Russia, Saudi Arabia agree cooperation on oil price but not freeze





The world’s two biggest oil producers Saudi Arabia and Russia said Monday they had agreed to “act together” to try to stabilise oil prices, but failed to make headway on a production freeze.

The two  countries  “noted the particular importance of constructive dialogue and close cooperation between the largest oil-producing countries with the goal of supporting the stability of the oil market and ensuring a stable level of investment in the long term,” the energy ministers from both countries said.

Their comments came in a joint statement after a meeting at the G20 summit in China.

“To this end the ministers agreed to act together or in cooperation with other oil producers,” the statement said, adding they had agreed to set up a “joint monitoring group” to offer recommendations aimed at preventing price fluctuations.

Russia’s Energy Minister Alexander Novak described the announcement as marking a “new era” in cooperation between Russia and Saudi Arabia and insisted it would have a “critical significance” for oil markets, news agency Interfax reported.

But there were no details in the announcement on any elusive agreement to freeze oil output, just weeks before Moscow and OPEC meet in Algeria to discuss the crisis.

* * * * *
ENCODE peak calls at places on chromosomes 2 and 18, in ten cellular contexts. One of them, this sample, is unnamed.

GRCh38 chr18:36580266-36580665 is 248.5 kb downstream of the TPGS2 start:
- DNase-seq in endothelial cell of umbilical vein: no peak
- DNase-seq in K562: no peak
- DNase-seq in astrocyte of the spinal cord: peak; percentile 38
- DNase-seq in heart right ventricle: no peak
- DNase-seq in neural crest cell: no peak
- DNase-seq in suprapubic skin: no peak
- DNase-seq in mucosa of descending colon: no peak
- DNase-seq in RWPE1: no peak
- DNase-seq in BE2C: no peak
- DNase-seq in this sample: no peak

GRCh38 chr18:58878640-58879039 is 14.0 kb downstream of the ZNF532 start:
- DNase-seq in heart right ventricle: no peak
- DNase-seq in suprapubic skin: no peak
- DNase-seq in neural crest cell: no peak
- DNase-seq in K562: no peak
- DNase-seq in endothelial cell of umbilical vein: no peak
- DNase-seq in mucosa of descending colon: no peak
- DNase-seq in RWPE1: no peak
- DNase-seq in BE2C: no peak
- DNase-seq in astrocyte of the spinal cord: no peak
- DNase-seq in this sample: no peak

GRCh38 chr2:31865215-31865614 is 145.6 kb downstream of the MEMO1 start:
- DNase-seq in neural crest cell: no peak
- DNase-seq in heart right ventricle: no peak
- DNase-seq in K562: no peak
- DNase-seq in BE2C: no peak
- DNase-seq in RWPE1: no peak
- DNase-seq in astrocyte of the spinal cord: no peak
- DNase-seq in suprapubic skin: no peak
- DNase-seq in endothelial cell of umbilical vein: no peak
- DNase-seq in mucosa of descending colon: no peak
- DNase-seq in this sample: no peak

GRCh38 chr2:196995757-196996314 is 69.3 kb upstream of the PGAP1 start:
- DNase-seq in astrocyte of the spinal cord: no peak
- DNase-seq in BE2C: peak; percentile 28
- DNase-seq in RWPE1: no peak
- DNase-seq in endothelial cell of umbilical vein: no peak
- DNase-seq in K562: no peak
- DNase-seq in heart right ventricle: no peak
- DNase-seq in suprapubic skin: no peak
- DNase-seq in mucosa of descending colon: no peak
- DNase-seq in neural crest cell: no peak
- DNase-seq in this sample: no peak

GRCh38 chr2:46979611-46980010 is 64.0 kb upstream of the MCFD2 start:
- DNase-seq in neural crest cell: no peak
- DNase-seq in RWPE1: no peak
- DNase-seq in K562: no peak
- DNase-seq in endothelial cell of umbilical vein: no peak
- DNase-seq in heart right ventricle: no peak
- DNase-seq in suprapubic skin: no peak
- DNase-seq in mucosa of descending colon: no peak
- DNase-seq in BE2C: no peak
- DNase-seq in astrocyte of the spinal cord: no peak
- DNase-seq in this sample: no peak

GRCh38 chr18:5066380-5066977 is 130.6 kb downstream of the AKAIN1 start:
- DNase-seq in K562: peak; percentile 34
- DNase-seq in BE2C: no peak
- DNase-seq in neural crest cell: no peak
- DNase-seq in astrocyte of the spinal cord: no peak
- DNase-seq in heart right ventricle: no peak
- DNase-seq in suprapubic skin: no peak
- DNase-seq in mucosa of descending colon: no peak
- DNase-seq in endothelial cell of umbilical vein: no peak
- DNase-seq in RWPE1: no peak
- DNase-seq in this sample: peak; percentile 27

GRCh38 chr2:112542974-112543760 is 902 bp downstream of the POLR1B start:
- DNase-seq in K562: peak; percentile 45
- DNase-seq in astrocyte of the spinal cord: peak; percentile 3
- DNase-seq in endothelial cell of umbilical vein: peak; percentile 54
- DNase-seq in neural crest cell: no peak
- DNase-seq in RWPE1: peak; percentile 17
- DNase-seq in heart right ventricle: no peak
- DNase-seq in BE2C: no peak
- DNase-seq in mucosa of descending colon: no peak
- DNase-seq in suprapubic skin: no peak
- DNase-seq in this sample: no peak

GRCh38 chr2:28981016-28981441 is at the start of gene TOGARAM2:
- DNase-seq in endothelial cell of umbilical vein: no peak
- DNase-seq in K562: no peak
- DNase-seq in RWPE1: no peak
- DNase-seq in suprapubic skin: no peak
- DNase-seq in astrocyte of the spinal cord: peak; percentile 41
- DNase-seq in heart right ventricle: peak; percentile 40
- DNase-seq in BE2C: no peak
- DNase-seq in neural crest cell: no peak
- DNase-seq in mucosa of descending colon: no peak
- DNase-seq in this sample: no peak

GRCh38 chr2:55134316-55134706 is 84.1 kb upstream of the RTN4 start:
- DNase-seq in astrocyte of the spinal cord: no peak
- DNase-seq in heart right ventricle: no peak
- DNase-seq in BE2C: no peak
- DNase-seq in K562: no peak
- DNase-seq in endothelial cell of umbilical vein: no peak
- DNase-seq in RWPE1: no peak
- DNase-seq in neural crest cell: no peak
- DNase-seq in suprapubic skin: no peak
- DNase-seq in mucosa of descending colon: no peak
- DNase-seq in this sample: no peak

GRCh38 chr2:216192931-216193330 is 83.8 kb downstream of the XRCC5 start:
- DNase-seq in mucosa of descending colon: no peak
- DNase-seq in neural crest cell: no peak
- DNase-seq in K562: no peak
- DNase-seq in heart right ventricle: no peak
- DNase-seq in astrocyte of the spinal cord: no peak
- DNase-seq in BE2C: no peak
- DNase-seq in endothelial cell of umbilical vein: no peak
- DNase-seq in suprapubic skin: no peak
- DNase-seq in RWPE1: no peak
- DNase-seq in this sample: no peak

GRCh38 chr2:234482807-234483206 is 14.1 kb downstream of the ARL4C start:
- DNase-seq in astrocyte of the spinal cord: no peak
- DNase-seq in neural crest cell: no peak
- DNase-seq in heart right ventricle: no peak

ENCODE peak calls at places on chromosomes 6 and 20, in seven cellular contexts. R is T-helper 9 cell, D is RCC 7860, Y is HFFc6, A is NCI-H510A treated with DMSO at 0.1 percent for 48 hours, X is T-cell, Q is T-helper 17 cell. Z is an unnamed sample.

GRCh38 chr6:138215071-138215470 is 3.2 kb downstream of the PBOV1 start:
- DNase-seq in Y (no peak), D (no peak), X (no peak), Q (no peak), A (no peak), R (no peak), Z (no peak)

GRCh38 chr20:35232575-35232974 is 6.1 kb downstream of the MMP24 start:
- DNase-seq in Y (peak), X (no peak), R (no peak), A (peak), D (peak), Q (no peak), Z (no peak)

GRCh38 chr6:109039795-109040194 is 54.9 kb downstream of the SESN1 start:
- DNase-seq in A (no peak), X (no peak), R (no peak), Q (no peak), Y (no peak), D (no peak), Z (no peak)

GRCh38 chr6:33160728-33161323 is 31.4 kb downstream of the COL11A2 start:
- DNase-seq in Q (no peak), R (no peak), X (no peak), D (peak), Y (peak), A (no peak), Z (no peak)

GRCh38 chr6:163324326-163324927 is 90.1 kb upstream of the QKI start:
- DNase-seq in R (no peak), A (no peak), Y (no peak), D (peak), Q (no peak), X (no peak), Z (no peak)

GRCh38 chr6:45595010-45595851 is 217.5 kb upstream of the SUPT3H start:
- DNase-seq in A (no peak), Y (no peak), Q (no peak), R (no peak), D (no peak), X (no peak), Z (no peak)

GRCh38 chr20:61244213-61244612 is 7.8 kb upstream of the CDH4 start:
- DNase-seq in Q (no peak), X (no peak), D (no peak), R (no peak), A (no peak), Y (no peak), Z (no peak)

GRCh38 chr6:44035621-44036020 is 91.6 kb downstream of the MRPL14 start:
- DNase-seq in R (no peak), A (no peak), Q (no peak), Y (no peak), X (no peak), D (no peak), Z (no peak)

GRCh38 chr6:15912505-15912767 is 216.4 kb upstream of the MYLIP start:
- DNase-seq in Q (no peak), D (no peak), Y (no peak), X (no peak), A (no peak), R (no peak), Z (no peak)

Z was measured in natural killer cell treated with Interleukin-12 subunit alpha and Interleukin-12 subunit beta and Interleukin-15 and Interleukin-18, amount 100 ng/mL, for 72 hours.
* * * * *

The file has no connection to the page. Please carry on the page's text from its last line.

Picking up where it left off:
The globe’s major oil producers have been unable to strike a deal on freezing output, due mainly to a dispute between Saudi Arabia and Iran over Tehran’s desire to raise production levels after the lifting of sanctions.

Saudi Arabia’s Energy Minsiter Khaled al-Faleh told Al-Arabiya television channel there was “currently no need to freeze production” after meeting Novak.

“A freeze is one of the preferred options but it is not needed for the moment,” he said.

President Vladimir Putin met Saudi Deputy Crown Prince Mohammed bin Salman on the sidelines of the G20 on Sunday and said they would work to address a global glut and overproduction that has hammered prices for the past two years.

In an interview ahead of the meeting Putin — whose economy slumped into recession on the back of oil price falls — said that a freeze was “the right decision” and called for “compromise”.

The oil market has been plagued by a stubborn supply glut that saw prices plunge to near 13-year lows below $30 at the start of 2016. While it has recovered recently, it is still well off highs above $100 seen in mid-2014.

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